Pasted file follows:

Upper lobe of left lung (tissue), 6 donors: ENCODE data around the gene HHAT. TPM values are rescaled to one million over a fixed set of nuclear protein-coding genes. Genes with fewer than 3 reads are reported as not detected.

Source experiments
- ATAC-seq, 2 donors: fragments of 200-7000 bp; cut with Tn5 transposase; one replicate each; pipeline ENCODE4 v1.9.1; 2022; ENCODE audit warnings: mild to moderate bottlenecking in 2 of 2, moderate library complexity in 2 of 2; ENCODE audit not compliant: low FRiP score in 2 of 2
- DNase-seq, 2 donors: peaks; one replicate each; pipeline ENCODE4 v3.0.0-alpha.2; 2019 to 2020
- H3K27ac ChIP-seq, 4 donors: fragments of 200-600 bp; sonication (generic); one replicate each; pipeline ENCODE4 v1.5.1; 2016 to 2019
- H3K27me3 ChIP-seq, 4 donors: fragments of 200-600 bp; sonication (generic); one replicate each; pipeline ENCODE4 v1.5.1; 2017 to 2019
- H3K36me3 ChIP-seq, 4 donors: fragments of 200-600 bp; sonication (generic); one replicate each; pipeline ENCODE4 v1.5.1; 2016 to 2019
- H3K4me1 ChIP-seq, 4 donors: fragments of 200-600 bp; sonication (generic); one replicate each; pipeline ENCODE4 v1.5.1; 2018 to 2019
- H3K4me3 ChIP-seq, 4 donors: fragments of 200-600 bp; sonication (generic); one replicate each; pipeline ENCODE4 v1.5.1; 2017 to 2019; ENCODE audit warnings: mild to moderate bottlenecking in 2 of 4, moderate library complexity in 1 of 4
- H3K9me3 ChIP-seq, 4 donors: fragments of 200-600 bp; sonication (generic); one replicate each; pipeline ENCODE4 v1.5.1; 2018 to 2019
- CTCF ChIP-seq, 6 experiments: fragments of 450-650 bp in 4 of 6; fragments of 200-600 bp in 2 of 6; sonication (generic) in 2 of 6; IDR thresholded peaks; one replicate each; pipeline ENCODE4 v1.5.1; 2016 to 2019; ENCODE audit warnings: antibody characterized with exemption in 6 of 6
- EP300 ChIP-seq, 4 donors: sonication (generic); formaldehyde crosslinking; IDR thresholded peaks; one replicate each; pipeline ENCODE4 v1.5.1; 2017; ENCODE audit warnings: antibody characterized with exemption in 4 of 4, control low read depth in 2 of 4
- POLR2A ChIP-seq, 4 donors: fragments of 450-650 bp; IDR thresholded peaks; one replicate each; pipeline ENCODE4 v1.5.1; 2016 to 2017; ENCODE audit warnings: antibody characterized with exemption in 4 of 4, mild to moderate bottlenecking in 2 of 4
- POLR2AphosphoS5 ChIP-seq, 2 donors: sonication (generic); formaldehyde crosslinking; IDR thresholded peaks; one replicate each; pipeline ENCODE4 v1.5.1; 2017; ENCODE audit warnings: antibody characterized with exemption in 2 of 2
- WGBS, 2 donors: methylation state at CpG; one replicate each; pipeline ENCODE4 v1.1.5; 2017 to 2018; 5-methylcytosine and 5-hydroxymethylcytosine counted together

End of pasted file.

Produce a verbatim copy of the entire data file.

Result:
Upper lobe of left lung (tissue), 6 donors: ENCODE data around the gene HHAT. TPM values are rescaled to one million over a fixed set of nuclear protein-coding genes. Genes with fewer than 3 reads are reported as not detected.

Source experiments
- ATAC-seq, 2 donors: fragments of 200-7000 bp; cut with Tn5 transposase; one replicate each; pipeline ENCODE4 v1.9.1; 2022; ENCODE audit warnings: mild to moderate bottlenecking in 2 of 2, moderate library complexity in 2 of 2; ENCODE audit not compliant: low FRiP score in 2 of 2
- DNase-seq, 2 donors: peaks; one replicate each; pipeline ENCODE4 v3.0.0-alpha.2; 2019 to 2020
- H3K27ac ChIP-seq, 4 donors: fragments of 200-600 bp; sonication (generic); one replicate each; pipeline ENCODE4 v1.5.1; 2016 to 2019
- H3K27me3 ChIP-seq, 4 donors: fragments of 200-600 bp; sonication (generic); one replicate each; pipeline ENCODE4 v1.5.1; 2017 to 2019
- H3K36me3 ChIP-seq, 4 donors: fragments of 200-600 bp; sonication (generic); one replicate each; pipeline ENCODE4 v1.5.1; 2016 to 2019
- H3K4me1 ChIP-seq, 4 donors: fragments of 200-600 bp; sonication (generic); one replicate each; pipeline ENCODE4 v1.5.1; 2018 to 2019
- H3K4me3 ChIP-seq, 4 donors: fragments of 200-600 bp; sonication (generic); one replicate each; pipeline ENCODE4 v1.5.1; 2017 to 2019; ENCODE audit warnings: mild to moderate bottlenecking in 2 of 4, moderate library complexity in 1 of 4
- H3K9me3 ChIP-seq, 4 donors: fragments of 200-600 bp; sonication (generic); one replicate each; pipeline ENCODE4 v1.5.1; 2018 to 2019
- CTCF ChIP-seq, 6 experiments: fragments of 450-650 bp in 4 of 6; fragments of 200-600 bp in 2 of 6; sonication (generic) in 2 of 6; IDR thresholded peaks; one replicate each; pipeline ENCODE4 v1.5.1; 2016 to 2019; ENCODE audit warnings: antibody characterized with exemption in 6 of 6
- EP300 ChIP-seq, 4 donors: sonication (generic); formaldehyde crosslinking; IDR thresholded peaks; one replicate each; pipeline ENCODE4 v1.5.1; 2017; ENCODE audit warnings: antibody characterized with exemption in 4 of 4, control low read depth in 2 of 4
- POLR2A ChIP-seq, 4 donors: fragments of 450-650 bp; IDR thresholded peaks; one replicate each; pipeline ENCODE4 v1.5.1; 2016 to 2017; ENCODE audit warnings: antibody characterized with exemption in 4 of 4, mild to moderate bottlenecking in 2 of 4
- POLR2AphosphoS5 ChIP-seq, 2 donors: sonication (generic); formaldehyde crosslinking; IDR thresholded peaks; one replicate each; pipeline ENCODE4 v1.5.1; 2017; ENCODE audit warnings: antibody characterized with exemption in 2 of 2
- WGBS, 2 donors: methylation state at CpG; one replicate each; pipeline ENCODE4 v1.1.5; 2017 to 2018; 5-methylcytosine and 5-hydroxymethylcytosine counted together